On Tuesday, we discussed a case on Charles Schwab. It was interesting because this was the first case we’ve looked at that is an “appreciation case” versus a “decisional case.” With an appreciation case, there is no decision to be made. The purpose of the case is to give the reader a good understanding of the industry and the characteristics and strategy of the company. All of the previous cases we’ve looked at (Bally, Wynn, Harley-Davidson and Toyota) have been decisional cases, in which the reader is faced with a strategic problem the company has encountered and challenged to discover a solution.
The business model for Charles Schwab is to offer discounted stock trades without providing investing or consulting advice. The company’s competitive advantage is that it is trusted by customers because they are not trying to offer advice or sway the customer’s decision to purchase a particular stock. The company is also extremely operationally efficient both online and in their physical branch locations.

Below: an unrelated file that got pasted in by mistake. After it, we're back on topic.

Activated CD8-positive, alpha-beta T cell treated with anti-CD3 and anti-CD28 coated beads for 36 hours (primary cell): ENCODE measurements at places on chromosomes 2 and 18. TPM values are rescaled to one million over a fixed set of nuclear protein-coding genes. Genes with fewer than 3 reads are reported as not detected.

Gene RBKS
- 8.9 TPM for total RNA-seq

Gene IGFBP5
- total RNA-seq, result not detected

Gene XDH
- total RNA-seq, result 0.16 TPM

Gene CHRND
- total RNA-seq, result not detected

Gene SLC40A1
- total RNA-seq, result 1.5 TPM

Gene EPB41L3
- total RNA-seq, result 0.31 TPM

We reviewed a brief history of the firm and its origins as an entrepreneurial venture started by a young, smart businessman with the idea of forming a discount brokerage company that would empower investors by giving them the information and tools required to make their own decisions about securities investments. The firm was initially sold to Bank of America in 1983, but went through a management buyout a couple of years later, followed by an IPO. Charles Schwab served as CEO until 2003, when David Pottruck became CEO. However, one of the most interesting actions that happened with the firm was their decision to fire Pottruck in 2008 and reinstate Schwab as CEO, after Pottruck failed to maintain the company’s focus and mission on empowering investors and providing them with ethical financial services. It was interesting to learn the company’s justification for firing Pottruck because you don’t often hear about CEO’s being fired.